One nettle which has not yet been grasped is the need for an inter-urban road pricing scheme. Treasury officials are only too aware that a huge income stream from fuel duty will disappear down the plughole as petrol and diesel sales dry up, but ministers are scared to act.

For the Treasury, it is a matter of money but a switch to road pricing would be good for the environment too. If motorists have to pay per mile, they will give greater thought to when they use the car and how far they drive. Such a scheme could also vary the charge according to the emissions of the vehicle, or the time of day as a way of tackling congestion. By contrast, some drivers who have paid for a year’s VED feel encouraged to drive more to get their money’s worth, as it were. And the present structure of VED is not even sensibly related to the environmental footprint of the vehicle.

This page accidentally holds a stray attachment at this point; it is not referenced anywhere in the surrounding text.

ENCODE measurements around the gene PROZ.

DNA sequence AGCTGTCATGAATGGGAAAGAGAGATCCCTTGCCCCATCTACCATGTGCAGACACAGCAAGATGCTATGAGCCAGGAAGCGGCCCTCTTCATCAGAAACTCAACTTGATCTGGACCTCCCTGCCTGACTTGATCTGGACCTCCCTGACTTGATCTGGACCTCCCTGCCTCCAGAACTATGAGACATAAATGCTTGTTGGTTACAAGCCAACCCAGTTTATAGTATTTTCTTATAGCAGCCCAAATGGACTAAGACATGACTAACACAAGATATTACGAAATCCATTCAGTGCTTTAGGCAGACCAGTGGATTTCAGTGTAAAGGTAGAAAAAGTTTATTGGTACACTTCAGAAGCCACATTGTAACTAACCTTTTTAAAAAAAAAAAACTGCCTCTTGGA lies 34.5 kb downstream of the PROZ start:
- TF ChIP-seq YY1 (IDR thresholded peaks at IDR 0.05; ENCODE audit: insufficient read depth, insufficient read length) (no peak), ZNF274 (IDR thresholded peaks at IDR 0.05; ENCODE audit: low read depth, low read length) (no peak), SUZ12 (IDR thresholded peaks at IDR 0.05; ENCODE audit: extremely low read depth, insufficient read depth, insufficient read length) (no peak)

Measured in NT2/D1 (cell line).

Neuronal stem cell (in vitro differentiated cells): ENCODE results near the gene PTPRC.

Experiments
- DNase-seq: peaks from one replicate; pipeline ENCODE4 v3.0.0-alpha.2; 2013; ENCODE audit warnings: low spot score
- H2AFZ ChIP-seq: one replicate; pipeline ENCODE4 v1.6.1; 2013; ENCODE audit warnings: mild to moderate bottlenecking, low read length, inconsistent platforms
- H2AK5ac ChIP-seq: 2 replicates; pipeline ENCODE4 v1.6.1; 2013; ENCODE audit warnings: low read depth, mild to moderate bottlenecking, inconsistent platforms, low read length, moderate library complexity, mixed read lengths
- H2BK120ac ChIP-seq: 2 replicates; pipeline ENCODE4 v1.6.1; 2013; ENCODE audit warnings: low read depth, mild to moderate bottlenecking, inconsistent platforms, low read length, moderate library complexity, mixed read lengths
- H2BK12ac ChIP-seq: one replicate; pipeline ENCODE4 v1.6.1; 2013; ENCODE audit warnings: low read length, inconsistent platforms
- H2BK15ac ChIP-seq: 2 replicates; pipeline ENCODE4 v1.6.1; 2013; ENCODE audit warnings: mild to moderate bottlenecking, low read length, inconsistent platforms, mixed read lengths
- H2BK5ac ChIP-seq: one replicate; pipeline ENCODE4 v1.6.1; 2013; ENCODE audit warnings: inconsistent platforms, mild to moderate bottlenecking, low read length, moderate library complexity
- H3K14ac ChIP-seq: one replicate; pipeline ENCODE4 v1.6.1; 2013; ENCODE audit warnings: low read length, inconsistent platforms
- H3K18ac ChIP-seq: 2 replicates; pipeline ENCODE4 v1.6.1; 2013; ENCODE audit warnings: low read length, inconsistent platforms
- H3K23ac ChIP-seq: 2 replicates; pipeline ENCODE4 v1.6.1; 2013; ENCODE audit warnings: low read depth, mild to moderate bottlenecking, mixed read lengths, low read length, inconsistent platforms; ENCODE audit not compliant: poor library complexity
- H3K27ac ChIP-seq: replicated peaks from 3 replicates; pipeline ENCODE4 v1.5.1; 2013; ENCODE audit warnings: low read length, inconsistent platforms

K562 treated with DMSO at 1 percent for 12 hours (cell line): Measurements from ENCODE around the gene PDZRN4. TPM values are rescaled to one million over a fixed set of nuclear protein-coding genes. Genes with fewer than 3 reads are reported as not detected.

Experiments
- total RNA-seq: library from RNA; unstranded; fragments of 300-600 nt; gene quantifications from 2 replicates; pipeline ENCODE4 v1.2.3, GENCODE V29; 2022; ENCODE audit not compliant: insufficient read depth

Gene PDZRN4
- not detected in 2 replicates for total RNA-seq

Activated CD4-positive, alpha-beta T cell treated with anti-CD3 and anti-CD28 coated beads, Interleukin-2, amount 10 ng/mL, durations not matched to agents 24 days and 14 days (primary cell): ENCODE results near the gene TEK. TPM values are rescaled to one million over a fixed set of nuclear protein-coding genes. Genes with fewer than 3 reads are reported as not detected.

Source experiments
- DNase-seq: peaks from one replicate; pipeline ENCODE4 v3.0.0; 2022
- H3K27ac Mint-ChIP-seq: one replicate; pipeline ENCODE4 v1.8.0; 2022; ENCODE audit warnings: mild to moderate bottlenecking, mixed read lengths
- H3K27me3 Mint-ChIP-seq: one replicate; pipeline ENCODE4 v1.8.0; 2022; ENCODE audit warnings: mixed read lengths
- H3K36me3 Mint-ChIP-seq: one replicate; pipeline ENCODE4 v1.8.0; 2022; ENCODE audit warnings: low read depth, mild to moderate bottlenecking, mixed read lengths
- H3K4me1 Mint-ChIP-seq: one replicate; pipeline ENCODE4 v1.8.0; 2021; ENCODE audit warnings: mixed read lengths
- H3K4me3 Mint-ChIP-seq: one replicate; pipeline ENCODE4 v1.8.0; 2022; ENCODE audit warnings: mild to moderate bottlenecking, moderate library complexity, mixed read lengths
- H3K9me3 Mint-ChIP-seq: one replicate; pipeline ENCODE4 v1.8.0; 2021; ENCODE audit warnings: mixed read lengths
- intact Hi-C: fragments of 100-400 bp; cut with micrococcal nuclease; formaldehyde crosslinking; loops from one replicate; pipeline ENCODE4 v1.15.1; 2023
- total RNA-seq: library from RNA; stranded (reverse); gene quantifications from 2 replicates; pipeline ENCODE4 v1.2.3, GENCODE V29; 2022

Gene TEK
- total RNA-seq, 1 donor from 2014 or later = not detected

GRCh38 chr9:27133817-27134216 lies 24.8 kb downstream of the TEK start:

I do actually believe that the government’s commitment to the roll out of electric vehicles is genuine, not least because transport secretary Grant Shapps is personally enthusiastic about it. But electric vehicles take us only so far. They do nothing to tackle congestion, and nothing to help those without a car.